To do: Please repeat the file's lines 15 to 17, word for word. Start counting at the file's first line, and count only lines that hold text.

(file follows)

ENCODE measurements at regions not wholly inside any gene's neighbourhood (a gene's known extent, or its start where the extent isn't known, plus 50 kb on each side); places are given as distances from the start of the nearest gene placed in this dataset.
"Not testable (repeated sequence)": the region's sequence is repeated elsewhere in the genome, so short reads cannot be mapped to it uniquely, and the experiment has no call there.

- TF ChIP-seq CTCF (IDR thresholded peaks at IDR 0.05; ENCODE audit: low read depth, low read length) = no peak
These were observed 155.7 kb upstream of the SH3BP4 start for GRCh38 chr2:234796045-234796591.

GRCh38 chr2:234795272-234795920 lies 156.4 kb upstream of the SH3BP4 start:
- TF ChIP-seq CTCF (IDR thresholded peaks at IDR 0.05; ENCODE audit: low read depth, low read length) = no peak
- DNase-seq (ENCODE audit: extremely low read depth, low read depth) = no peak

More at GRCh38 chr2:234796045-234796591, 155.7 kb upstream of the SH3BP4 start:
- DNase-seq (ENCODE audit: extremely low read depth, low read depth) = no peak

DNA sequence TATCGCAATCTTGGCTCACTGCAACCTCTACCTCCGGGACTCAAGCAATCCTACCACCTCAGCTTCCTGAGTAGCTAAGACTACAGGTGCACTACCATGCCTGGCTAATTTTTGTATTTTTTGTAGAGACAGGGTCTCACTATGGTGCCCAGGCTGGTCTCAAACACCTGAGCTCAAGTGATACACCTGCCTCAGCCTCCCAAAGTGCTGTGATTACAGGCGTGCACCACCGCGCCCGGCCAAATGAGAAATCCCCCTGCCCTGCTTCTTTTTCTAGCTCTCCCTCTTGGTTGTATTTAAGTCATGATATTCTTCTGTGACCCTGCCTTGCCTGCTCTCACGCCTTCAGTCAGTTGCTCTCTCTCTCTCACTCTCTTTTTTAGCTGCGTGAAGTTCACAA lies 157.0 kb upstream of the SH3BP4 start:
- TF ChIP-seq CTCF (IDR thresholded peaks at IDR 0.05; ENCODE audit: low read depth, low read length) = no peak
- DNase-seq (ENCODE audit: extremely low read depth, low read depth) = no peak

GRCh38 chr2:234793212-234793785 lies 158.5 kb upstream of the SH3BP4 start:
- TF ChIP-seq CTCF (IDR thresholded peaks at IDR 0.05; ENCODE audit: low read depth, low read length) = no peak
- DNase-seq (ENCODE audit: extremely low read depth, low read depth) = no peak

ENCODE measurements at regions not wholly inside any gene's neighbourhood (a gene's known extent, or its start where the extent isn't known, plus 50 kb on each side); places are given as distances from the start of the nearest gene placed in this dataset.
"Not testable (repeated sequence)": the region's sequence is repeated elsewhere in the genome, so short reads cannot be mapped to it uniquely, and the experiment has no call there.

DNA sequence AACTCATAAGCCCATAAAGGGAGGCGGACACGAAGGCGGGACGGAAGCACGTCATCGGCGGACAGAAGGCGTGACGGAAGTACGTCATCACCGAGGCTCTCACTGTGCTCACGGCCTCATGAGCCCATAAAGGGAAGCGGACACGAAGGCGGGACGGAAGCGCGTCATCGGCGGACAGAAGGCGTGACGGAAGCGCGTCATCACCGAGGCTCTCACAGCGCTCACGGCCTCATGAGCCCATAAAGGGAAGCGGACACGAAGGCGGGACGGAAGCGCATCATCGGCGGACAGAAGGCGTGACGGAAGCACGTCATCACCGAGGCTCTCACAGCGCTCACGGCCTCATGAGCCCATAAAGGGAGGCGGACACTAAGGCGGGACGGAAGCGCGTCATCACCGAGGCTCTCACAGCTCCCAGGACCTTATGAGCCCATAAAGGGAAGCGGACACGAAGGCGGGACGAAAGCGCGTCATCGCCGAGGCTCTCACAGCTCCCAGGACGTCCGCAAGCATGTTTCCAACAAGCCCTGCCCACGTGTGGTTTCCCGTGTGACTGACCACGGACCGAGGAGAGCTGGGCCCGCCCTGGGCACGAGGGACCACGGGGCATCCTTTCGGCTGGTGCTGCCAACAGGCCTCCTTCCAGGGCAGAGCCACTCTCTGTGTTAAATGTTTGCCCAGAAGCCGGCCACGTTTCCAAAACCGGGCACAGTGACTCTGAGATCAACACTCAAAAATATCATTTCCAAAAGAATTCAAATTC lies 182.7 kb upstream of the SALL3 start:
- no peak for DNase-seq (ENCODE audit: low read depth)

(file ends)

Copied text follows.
- DNase-seq (ENCODE audit: extremely low read depth, low read depth) = no peak

ENCODE measurements at regions not wholly inside any gene's neighbourhood (a gene's known extent, or its start where the extent isn't known, plus 50 kb on each side); places are given as distances from the start of the nearest gene placed in this dataset.
"Not testable (repeated sequence)": the region's sequence is repeated elsewhere in the genome, so short reads cannot be mapped to it uniquely, and the experiment has no call there.